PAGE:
• ARGH – Soda edition

    I feel like I’m being drafted over and over to defend soda. You’re all killing me. But after yesterday’s column on diet soda, I can’t ignore this. From Reuters, “Soda drinking tied to kids’ behavior problems: study“:

    After taking into account habits that may have influenced the results – such as how much TV the kids watched, how much candy they ate and their mother’s race and education – the researchers still found that drinking two or four or more servings of soda per day was tied to higher aggression scores.

    Overall, kids who drank four or more servings of soda per day were twice as likely to destroy other people’s belongings, get into fights and physically attack people, compared to children who didn’t drink soda.

    Soda drinkers also scored higher on scales measuring signs of withdrawal and attention problems, write the researchers in The Journal of Pediatrics.

    Suglia said that although the increased aggressive behavior may not be noticeable for each child, it’s moving all kids closer to the scale’s clinical threshold.

    “Furthermore, if they’re drinking this much soda, it’s probably taking away from other nutritional things the child could be eating,” she said.

    From CNN, “Does soda make kids more violent“:

    Yet another study is warning parents to limit soda consumption with children.  While previous studies have linked soda consumption with higher rates of obesity, a study published in the journal Pediatrics, says it also causes aggressive, violent behavior in children as young as 5 years old…

    The results:

    Children who consumed at least four servings of soda per day were twice as likely than those who didn’t drink any soda to display aggressive violent behaviors – such as destroying other people’s belongings, starting physical fights and verbally attacking other children. The kids were also more likely to have trouble paying attention to instructions, and were more withdrawn socially compared to 5-year-olds who didn’t consume soda.

    “There was a dose response,” said Shakira Suglia, study author and associate professor of epidemiology at Columbia University. “With every increase in soda consumption, we saw an increase in behavior problems. It was significant for kids who consumed as few as one serving of soda per day.”

    The association was present after researchers adjusted for parenting styles, and socio-demographic factors such as how much violent television the children were exposed to, their sleep schedule, and candy consumption.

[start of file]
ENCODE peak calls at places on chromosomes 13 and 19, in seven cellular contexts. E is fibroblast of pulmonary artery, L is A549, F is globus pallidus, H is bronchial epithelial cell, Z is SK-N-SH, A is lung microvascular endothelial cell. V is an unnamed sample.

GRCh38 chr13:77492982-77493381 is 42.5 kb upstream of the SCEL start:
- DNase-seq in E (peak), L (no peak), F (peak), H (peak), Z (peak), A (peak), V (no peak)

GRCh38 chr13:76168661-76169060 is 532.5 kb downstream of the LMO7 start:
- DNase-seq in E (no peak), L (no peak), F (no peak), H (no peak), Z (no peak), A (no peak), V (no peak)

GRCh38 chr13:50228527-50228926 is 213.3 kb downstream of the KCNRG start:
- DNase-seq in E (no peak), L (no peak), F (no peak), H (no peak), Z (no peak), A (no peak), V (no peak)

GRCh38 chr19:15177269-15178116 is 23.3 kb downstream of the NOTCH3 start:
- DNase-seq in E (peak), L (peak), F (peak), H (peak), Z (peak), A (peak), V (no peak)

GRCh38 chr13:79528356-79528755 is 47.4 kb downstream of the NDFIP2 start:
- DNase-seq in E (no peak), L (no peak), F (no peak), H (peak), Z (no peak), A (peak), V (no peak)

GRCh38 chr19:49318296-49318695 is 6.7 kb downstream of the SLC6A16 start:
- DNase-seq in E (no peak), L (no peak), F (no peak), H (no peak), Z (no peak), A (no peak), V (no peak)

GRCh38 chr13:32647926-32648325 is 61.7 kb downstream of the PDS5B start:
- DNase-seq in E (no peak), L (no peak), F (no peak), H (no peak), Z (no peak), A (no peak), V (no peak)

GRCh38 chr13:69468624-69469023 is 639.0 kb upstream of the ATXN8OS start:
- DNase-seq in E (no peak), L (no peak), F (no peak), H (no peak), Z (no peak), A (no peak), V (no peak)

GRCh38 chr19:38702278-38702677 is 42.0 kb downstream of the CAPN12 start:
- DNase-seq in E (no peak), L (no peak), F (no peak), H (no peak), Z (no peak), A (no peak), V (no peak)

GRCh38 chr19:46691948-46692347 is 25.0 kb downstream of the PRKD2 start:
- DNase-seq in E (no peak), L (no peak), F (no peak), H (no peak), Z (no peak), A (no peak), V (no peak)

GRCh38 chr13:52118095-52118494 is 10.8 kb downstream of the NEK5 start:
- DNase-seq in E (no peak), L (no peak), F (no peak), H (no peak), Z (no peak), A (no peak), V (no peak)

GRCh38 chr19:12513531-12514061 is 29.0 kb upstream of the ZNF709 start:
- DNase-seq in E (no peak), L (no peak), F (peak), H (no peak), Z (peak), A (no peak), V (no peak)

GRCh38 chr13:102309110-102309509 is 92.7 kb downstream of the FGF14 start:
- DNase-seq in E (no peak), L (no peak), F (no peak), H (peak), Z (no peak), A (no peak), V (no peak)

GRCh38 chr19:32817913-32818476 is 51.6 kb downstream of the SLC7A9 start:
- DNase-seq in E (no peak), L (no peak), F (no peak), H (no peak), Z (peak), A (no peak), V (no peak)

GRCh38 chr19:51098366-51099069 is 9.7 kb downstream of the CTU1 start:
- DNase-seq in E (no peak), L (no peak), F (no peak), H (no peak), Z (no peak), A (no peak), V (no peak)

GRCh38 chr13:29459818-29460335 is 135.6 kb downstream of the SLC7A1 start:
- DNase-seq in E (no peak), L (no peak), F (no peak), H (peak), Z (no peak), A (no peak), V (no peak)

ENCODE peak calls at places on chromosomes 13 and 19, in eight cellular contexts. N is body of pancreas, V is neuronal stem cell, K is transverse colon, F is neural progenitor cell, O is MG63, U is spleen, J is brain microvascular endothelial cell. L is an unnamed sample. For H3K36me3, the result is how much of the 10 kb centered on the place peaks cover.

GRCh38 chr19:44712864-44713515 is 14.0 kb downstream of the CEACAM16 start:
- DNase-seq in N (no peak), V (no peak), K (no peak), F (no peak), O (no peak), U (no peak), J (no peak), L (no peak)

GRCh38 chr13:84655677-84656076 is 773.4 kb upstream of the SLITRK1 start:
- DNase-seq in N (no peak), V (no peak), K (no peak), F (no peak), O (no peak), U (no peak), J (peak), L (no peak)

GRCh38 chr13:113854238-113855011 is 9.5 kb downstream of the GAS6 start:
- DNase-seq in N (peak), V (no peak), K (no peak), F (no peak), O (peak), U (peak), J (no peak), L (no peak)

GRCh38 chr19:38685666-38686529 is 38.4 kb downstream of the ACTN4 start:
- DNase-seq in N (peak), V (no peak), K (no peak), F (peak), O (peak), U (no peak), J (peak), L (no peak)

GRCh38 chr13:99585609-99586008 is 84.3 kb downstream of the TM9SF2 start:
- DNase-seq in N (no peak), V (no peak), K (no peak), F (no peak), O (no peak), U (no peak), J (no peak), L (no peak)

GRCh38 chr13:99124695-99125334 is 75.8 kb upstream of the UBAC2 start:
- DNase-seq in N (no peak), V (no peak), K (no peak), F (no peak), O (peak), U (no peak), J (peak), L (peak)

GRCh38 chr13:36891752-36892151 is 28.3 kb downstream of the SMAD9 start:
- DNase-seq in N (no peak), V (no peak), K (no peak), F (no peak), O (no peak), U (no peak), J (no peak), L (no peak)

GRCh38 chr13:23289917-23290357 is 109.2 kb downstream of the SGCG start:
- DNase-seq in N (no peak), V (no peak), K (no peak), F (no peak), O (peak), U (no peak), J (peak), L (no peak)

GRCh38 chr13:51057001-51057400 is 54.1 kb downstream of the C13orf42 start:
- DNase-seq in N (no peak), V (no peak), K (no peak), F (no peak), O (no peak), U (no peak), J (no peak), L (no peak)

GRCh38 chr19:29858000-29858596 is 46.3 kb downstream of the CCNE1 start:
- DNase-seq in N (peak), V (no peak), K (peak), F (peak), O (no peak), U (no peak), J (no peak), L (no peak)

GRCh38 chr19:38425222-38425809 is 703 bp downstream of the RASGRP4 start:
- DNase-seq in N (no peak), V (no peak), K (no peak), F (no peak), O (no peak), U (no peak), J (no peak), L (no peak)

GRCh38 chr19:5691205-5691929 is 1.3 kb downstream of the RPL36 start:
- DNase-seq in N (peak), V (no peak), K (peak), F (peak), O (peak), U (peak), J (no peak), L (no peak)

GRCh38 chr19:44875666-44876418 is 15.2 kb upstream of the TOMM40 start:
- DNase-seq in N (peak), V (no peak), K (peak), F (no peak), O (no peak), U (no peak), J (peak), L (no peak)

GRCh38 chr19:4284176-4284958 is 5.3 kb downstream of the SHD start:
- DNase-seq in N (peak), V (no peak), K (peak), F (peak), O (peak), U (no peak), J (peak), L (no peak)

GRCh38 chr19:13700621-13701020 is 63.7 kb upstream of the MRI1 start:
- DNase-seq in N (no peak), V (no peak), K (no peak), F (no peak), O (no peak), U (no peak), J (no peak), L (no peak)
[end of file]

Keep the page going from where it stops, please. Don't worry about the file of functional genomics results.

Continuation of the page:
CBS has “Soda may make children more likely to destroy things, attack others“. TIME has “Soda Contributes to Behavior Problems Among Young Children“.

    The study itself:

    Objective: To examine soda consumption and aggressive behaviors, attention problems, and withdrawal behavior among 5-year-old children.

    Study design: The Fragile Families and Child Wellbeing Study is a prospective birth cohort study that follows a sample of mother-child pairs from 20 large US cities. Mothers reported children’s behaviors using the Child Behavior Checklist at age 5 years and were asked to report how many servings of soda the child drinks on a typical day.

    They took 2929 children and measured behavior scores as well as how much soda they drank. With respect to the aggression scores, which is where CNN got its'”violent” headline, they used a 100 point scale. Kids who drank no soda scored a 56 (+/- 8). Kids who drank one soda scored a 57 (+/- 8). Kids who drank two sodas scored a 58 (+/- 9). Kids who drank three sodas scored a 59 (+/- 9). Kids who drank four or more sodas scored a 62 (+/- 9). What does that mean? I have no idea. Neither do the people who wrote the manuscript:

    “It’s a little hard to interpret it. It’s not quite clinically significant,” Shakira Suglia, of Columbia University’s Mailman School of Public Health in New York, told Reuters Health.

    That’s because those scores don’t mean much in and of themselves. What’s a one point difference? No one knows. We only know, evidently, that 50 is “normal” and 65 is “a clinical marker of when children should be evaluated for a problem“. Moreover, once you adjust for everything (as they did in Table III), then there is no longer any significant difference between kids who drank 1 or zero sodas. There’s also no significant difference between kids who drank 3 and zero sodas. There’s a 3-point significant difference between those who drank 4 or more versus zero sodas, with the 95% CI going from 1 to 5.

    The other finding that’s being touted is that kids who drink 4 or more sodas are “more than twice as likely to destroy things belonging to others (OR, 2.54; 95% CI 1.7-3.8).” But twice as likely is a relative thing. Did it go from 25% of kids to 50% of kids? Or did it go from 0.01% of kids to 0.02% of kids. I can’t tell you, because the “data [were] not shown in tables”.